A Nov. 20 article written by ProPublica journalist Alec MacGillis attempts to explain why economically depressed regions of the United States that rely on Democrat supported safety-net programs are voting increasingly for Republicans who are opposed to the programs. The article was featured in the New York Times.
The Kidney Patient Advisory Council rebuttal: Nurse’s characterization doesn’t represent most dialysis patients
As part of the story, MacGillis interviews nephrology nurse Pamela Dougherty, who was attending a Rick Santorum speech in Kentucky before the 2012 Iowa caucuses.
“In a lengthy conversation, Dougherty talked candidly about how she had benefited from government support. After having her first child as a teenager, marrying young and divorcing, Dougherty had faced bleak prospects. But she had gotten safety-net support — most crucially, taxpayer-funded tuition breaks to attend community college, where she’d earned her nursing degree.
“She landed a steady job at a nearby dialysis center and remarried. But this didn’t make her a lasting supporter of safety-net programs like those that helped her. Instead, Dougherty had become a staunch opponent of them. She was reacting, she said, against the sense of entitlement she saw on display at the dialysis center. The federal government has for years covered kidney dialysis treatment in outpatient centers through Medicare, regardless of patients’ age, partly on the logic that treatment allows people with kidney disease to remain productive. But, Dougherty said, only a small fraction of the 54 people getting dialysis at her center had regular jobs.
“‘People waltz in when they want to,’ she said, explaining that, in her opinion, there was too little asked of patients. There was nothing that said ‘You’re getting a great benefit here, why not put in a little bit yourself.’ At least when she got her tuition help, she said, she had to keep up her grades. ‘When you’re getting assistance, there should be hoops to jump through so that you’re paying a price for your behavior,” she said. ‘What’s wrong with that?'”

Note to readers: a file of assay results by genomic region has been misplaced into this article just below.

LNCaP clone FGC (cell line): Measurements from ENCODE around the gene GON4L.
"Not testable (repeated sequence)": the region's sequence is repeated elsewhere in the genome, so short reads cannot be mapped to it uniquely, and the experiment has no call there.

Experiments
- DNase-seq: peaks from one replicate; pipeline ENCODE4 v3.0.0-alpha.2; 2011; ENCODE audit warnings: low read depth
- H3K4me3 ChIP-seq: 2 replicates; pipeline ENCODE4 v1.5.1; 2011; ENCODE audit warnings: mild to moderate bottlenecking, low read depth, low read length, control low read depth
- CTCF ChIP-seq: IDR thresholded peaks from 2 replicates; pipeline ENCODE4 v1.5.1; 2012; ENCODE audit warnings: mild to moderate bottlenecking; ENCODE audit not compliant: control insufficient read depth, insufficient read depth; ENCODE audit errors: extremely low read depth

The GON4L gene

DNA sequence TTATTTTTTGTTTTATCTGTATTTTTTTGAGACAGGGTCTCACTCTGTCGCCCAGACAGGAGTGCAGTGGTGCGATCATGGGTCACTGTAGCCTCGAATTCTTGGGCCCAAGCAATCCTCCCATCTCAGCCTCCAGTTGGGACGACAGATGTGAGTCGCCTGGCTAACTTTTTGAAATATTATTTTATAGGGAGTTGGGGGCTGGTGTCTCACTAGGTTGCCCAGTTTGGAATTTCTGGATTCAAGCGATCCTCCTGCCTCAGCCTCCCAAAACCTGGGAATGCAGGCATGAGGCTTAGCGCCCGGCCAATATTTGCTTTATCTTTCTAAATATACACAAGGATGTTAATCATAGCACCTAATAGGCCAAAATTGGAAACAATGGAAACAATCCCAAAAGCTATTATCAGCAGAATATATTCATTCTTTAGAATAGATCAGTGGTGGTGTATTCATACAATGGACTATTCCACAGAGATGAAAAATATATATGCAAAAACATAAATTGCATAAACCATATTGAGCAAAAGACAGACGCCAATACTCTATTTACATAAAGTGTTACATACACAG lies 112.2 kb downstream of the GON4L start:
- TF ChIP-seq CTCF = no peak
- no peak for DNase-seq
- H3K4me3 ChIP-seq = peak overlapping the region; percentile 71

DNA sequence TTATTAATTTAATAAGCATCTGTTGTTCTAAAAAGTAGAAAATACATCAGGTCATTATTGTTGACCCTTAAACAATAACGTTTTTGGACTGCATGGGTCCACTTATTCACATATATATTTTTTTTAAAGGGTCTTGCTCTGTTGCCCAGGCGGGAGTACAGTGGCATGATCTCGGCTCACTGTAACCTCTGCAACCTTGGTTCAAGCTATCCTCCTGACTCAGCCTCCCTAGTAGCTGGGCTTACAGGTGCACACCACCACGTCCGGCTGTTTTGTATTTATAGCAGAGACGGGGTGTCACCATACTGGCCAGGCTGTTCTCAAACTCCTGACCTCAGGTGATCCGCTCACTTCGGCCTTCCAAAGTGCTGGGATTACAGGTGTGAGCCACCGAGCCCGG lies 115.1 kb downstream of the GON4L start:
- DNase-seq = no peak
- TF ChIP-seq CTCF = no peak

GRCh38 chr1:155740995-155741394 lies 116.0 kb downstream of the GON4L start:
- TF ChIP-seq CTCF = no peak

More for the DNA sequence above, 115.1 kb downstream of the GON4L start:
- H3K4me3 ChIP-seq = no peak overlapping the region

The interview with the nephrology nurse was criticized on social media and got a response from a dialysis patient advocacy group. “Dialysis nurse Pamela Dougherty’s complaint in Who Turned my Blue State Red? that too many of her patients have a ‘sense of entitlement’ and do not want to work, hit a very raw nerve in the dialysis patient community,” wrote Denise Eilers, BSN, RN, president of Home Dialyzors United and former home dialysis care partner. “Home Dialyzors United believes that far more patients would choose to work if they had access to better treatments, work friendly scheduling, and comprehensive rehabilitation. Ideal treatments include home peritoneal dialysis, home hemodialysis, and nocturnal dialysis. Studies show outcomes on these modalities are equal to and even better than that of a transplant,” wrote Eilers.
“However, Medicare payment policy and federal regulations favor in-center treatment. As a result, 90% of the nearly half million people in the United States who need dialysis are treated in-center, which benefits their clinic, not the dialyzor. Until barriers to home dialysis are removed the great majority of dialysis patients will NEED to be ‘entitled’ to be disabled, not by choice, but by being limited in their treatment options.”
Do you think Dougherty’s assessment of dialysis patients is accurate? Do you think more patients would work if they had access to better care, and more flexible treatment schedules? Tell us what you think in the comment section.